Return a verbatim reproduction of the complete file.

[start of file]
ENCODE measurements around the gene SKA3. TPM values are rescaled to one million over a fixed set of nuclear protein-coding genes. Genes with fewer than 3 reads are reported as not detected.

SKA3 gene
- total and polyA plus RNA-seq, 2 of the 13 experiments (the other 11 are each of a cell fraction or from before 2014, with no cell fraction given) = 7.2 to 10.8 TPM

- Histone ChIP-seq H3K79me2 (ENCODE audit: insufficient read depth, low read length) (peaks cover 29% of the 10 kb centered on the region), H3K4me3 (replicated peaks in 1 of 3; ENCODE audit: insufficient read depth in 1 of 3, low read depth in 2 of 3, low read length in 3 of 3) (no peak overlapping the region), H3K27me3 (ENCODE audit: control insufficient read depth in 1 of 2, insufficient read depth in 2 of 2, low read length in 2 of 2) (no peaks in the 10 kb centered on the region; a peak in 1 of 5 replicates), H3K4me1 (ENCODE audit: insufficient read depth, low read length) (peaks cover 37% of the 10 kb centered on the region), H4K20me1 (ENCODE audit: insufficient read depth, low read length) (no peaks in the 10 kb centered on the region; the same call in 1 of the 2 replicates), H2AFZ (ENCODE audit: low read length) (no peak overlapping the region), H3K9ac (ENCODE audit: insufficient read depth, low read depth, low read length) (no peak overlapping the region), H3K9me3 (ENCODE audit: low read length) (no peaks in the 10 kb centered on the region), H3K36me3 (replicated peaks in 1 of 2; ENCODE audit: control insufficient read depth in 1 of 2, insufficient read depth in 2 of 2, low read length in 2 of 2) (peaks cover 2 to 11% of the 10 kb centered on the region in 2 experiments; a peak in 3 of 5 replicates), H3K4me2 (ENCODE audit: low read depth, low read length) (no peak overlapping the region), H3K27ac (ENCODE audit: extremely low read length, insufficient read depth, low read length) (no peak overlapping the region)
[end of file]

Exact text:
ENCODE measurements around the gene SKA3. TPM values are rescaled to one million over a fixed set of nuclear protein-coding genes. Genes with fewer than 3 reads are reported as not detected.

SKA3 gene
- total and polyA plus RNA-seq, 2 of the 13 experiments (the other 11 are each of a cell fraction or from before 2014, with no cell fraction given) = 7.2 to 10.8 TPM

- Histone ChIP-seq H3K79me2 (ENCODE audit: insufficient read depth, low read length) (peaks cover 29% of the 10 kb centered on the region), H3K4me3 (replicated peaks in 1 of 3; ENCODE audit: insufficient read depth in 1 of 3, low read depth in 2 of 3, low read length in 3 of 3) (no peak overlapping the region), H3K27me3 (ENCODE audit: control insufficient read depth in 1 of 2, insufficient read depth in 2 of 2, low read length in 2 of 2) (no peaks in the 10 kb centered on the region; a peak in 1 of 5 replicates), H3K4me1 (ENCODE audit: insufficient read depth, low read length) (peaks cover 37% of the 10 kb centered on the region), H4K20me1 (ENCODE audit: insufficient read depth, low read length) (no peaks in the 10 kb centered on the region; the same call in 1 of the 2 replicates), H2AFZ (ENCODE audit: low read length) (no peak overlapping the region), H3K9ac (ENCODE audit: insufficient read depth, low read depth, low read length) (no peak overlapping the region), H3K9me3 (ENCODE audit: low read length) (no peaks in the 10 kb centered on the region), H3K36me3 (replicated peaks in 1 of 2; ENCODE audit: control insufficient read depth in 1 of 2, insufficient read depth in 2 of 2, low read length in 2 of 2) (peaks cover 2 to 11% of the 10 kb centered on the region in 2 experiments; a peak in 3 of 5 replicates), H3K4me2 (ENCODE audit: low read depth, low read length) (no peak overlapping the region), H3K27ac (ENCODE audit: extremely low read length, insufficient read depth, low read length) (no peak overlapping the region)